What We’re Watching–Documentaries and Other Educational Films

I have shared a lot of different reading lists over the years, so I thought it was about time I shared a different kind of list…this time of the documentaries and educational and fine arts films we’ve watched, either to coordinate with our school work, or to learn something entirely new! (I didn’t include Doctor Who, even though it was originally created as an educational program to teach history, but it is also something we regularly watch!)


The British Monarchy

Other British Documentaries

The Space Program



Miscellaneous (Including travel, fine arts, and American history.)

Animated Shows

Over the years, I have found it really helpful to have some trusted films covering various topics and suitable for different grade levels that we can watch to supplement what we’re learning in school, or to give me a break from teaching school on the rare occasion that I’m sick. A lot of the time, we even end up watching something from this list just for the fun of it in the evening or during the weekend! What educational films do you like to watch?

The Bob Ross Phenomenon

Child of the 80s that I am, Bob Ross, famous for painting happy little trees and clouds, has always been in the background of my life. I don’t know how often I watched his PBS show as a child, but I have vague memories of him from an early age. It wasn’t until I was in college that I really started to appreciate him, though. And that appreciation really came to its fullness over the last week, as I watched The Joy of Painting, marathon-style, on Twitch pretty much any chance I had.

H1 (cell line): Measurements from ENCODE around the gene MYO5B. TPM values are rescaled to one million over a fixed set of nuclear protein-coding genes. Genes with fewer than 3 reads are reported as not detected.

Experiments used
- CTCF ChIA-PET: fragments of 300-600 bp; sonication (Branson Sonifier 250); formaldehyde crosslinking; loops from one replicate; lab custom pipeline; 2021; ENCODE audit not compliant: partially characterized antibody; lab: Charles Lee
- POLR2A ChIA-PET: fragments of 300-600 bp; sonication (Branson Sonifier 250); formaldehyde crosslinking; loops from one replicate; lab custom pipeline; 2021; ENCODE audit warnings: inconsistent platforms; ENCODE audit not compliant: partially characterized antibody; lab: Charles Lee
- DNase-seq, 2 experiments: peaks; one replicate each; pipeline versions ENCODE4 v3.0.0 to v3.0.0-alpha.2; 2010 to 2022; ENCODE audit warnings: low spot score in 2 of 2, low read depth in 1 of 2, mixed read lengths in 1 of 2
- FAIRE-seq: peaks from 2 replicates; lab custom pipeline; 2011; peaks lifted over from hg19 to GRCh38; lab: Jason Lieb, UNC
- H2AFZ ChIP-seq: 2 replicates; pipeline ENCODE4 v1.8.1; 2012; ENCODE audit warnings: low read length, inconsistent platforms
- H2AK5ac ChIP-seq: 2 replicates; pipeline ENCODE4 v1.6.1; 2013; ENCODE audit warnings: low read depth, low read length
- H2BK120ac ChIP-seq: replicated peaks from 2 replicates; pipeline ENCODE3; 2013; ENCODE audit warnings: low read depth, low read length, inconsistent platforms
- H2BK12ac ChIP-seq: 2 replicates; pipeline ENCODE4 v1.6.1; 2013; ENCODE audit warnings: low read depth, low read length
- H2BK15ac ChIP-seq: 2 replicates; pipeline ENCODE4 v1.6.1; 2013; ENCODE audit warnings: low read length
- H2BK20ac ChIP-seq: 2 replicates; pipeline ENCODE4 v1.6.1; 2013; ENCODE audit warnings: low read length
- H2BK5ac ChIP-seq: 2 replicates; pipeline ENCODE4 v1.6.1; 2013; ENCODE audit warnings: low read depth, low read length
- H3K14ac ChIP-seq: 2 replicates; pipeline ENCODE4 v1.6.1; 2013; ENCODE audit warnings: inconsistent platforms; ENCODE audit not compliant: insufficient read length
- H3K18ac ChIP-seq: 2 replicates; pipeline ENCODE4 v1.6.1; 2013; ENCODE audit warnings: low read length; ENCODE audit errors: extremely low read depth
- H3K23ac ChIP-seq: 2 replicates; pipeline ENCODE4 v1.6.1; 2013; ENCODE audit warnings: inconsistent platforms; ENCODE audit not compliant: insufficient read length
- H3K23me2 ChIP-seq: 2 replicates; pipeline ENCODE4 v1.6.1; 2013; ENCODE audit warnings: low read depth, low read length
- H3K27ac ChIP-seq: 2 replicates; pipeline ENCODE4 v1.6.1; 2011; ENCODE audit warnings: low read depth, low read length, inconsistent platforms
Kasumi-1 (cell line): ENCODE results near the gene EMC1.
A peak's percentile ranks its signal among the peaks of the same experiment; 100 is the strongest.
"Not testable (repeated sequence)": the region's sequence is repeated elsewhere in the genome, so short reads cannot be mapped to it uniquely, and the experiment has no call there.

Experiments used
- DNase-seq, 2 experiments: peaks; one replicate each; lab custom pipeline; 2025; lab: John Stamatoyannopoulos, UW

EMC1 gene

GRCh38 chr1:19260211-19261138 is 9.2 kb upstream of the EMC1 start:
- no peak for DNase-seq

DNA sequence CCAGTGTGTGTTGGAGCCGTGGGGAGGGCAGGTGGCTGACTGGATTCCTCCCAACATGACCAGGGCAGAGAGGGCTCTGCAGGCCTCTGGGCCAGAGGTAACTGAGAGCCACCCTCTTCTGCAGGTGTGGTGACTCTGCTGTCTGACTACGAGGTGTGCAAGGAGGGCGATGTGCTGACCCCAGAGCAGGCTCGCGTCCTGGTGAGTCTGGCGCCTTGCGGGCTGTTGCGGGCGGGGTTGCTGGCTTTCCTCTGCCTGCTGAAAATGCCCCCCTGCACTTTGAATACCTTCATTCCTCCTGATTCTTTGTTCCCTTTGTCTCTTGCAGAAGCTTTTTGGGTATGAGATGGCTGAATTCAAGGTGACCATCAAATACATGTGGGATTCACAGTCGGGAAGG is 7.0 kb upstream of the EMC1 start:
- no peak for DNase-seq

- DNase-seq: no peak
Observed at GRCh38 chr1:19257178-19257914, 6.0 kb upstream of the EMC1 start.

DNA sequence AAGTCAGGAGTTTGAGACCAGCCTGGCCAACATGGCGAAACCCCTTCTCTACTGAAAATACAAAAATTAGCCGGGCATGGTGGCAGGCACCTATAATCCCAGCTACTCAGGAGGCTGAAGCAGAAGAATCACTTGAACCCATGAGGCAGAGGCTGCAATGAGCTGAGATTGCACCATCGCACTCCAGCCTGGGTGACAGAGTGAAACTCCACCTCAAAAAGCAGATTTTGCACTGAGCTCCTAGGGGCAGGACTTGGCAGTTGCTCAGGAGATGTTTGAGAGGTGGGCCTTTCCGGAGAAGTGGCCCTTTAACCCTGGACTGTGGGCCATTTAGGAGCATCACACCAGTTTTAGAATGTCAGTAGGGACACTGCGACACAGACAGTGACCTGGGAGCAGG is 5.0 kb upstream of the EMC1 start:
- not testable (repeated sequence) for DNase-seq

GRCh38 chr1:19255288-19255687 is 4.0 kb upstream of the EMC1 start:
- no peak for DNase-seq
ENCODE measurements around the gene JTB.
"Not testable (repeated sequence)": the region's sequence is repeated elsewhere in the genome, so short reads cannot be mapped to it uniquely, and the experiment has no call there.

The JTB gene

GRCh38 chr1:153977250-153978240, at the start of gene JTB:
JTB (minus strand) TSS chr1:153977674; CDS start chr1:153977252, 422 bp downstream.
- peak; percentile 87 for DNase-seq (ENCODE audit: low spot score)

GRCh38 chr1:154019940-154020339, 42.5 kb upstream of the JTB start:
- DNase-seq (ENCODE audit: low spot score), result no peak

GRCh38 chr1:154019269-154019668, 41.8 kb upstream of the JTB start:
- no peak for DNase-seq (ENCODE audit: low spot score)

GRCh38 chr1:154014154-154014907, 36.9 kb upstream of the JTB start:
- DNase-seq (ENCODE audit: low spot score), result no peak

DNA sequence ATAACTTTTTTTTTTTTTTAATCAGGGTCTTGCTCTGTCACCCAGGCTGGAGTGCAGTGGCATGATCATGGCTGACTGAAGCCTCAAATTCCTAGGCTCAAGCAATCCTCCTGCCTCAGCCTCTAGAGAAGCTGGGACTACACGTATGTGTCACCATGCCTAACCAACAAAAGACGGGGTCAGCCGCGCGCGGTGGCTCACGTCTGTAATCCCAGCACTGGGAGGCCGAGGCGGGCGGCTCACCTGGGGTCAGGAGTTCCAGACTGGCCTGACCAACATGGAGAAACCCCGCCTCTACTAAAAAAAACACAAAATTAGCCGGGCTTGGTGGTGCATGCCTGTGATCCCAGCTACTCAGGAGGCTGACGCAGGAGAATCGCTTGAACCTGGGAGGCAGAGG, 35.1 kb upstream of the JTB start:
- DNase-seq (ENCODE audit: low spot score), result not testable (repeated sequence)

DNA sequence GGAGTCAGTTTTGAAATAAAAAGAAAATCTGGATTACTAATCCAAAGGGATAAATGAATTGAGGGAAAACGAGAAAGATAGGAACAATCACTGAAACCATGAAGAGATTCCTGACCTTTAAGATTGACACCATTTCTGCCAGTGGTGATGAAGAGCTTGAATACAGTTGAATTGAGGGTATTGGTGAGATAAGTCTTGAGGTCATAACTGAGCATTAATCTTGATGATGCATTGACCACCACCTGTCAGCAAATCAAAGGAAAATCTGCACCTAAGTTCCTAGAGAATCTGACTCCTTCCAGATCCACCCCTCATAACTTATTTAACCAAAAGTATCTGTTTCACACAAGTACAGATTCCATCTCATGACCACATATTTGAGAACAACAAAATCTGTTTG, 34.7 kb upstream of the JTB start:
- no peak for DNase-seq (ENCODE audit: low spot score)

I don’t really know what it was about him. I think it was a combination of things, really, from his soothing voice, to his incredible talent, and especially his amazingly positive attitude. This is a man who had me truly believing that I could pick up a brush and paint a masterpiece just like he did, even though I have less than no artistic ability, and constantly reminded me that in painting, there are no mistakes, just happy accidents.

Thanks to Twitch, there is a whole new generation of Bob Ross followers, including my children. They loved watching him paint as much as I do, and joined me in my constant refrain of “How does he do that?!?” which was repeated more times than I can count in the last week. I even learned that the art room at Moose’s school has a picture of Bob Ross hanging in it…but until he watched the marathon with me, Moose didn’t even know who he was!

Bob Ross had a unique gift beyond his positive attitude and incredible talent for painting. The fact that over 20 years after he died, and more than two decades since the last episode of his show was filmed, there is still such a great interest in The Joy of Painting is truly a testimony to him. There were over 180,000 people watching that final episode on Twitch last night. 180,000 people who are used to living in a world of advanced technology, high-definition, and almost unlimited viewing and playing choices. And yet they all chose to watch this very simple PBS show that debuted in the early 80s, when almost everything, from video quality to fashion, looked vastly different. It takes a very special kind of person to have that kind of lasting impact, but Bob Ross was that special. His legacy extends beyond the estimated 30,000 paintings he created, because he made the world a more beautiful place with his words and encouragement while he was here, and continues to do so every time an old episode of his show airs.

He was taken from us far too soon, but his memory remains, and he will continue to inspire new generations of artists and art lovers! #ThankYouBob